When Cody Johnson’s Cowboy Like Me debuted in the Top 10 on the Billboard Country Albums chart in January 2014, jaws dropped in offices all over Nashville.
“I got a lot of ‘Who is this kid?’” Johnson says with a laugh two years later. “I love that. That was a new horizon. And I’m gonna work to make sure people know exactly who I am.”
Johnson does that from the start in Gotta Be Me, a follow-up project that’s loaded with solid country instrumentation and winsome melodies. In the first minute alone, he paints himself as a cowboy, raised on outlaw country, who drinks too much, fights too much and won’t apologize for having an opinion. By the time the 14-track journey is over, he’s shared his rodeo history in “The Only One I Know (Cowboy Life),” demonstrated his woman’s influence in “With You I Am” and paid homage to his gospel heritage in “I Can’t Even Walk.”
Johnson delivers it all with an uncanny confidence. His smoky baritone and ultra-Southern enunciations give him a voice as uniquely identifiable as country kingpins Jason Aldean or Tim McGraw. And he uses it to convey a Texas-proud swagger, a real-man charm and an unwavering honesty about who he is, where he comes from and where he hopes to go.
“I’m a God-fearin’, hard-workin’, beer-drinkin’, fightin’, lovin’ cowboy from Texas,” he grins. “That’s about it.”
The hard-workin’ part is key. The other parts are easily found in his music. It’s intense, focused, sincere. And when he takes the stage, there’s a Garth-like conviction to his performances. Johnson inhabits the songs, recreates their emotions because they’re so familiar. And he’s willing to lay bare those emotions because he’s always been willing to risk. He lives in the moment behind that microphone, the same way he rode bulls in an earlier day.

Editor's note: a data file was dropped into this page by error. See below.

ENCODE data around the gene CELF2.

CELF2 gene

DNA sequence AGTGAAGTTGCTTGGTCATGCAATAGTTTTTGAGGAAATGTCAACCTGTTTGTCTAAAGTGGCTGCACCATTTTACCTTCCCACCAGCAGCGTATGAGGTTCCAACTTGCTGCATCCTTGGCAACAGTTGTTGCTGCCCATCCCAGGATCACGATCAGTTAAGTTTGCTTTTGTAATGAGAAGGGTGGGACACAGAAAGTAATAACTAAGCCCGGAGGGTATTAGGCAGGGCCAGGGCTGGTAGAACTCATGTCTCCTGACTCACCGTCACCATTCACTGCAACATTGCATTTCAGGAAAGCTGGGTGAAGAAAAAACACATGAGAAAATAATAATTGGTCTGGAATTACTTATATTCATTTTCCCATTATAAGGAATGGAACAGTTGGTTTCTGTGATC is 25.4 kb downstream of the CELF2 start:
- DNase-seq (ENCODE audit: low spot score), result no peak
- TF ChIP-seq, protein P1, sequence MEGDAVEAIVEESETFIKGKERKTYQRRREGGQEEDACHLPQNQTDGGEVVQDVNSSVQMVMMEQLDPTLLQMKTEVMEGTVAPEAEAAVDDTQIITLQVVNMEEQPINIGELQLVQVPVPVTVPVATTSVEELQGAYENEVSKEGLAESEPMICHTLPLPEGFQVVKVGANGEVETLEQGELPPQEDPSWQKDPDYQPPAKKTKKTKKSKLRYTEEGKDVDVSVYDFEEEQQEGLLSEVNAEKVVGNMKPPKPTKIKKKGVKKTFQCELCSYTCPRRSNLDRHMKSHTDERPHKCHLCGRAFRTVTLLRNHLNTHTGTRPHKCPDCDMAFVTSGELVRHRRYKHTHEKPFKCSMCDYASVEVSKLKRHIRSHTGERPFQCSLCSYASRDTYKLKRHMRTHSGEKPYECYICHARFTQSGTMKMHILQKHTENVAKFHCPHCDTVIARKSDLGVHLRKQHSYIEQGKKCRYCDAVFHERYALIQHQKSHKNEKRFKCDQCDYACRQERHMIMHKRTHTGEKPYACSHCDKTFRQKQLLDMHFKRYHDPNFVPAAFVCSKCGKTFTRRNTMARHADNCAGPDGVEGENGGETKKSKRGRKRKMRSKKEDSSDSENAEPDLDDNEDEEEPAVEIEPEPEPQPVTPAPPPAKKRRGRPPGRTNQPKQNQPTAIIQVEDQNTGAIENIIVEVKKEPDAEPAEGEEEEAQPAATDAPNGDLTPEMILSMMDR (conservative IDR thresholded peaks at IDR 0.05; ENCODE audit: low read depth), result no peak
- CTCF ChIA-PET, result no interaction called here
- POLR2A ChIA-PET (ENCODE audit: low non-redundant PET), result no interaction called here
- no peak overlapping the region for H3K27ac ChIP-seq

“That’s a very, very rough sport to be in,” Johnson notes. “It’s very, very rough on your body. It’s very rough on your mind, and it’s scary. I mean there’s not a professional bull rider that won’t tell you it’s not scary. If it wasn’t scary, we wouldn’t do it.”
Johnson pauses for just a beat.
“I’m kind of an adrenaline junkie.”
Needing a fix is part of the attraction in both the rodeo and music. In the former, there’s always another buckle to chase, another bull to conquer for eight seconds. In the latter, there’s always another fan to win over, another song to write. And in some ways, Johnson has been chasing something illusory, indefinable, since he first arrived on planet Earth in Southeast Texas.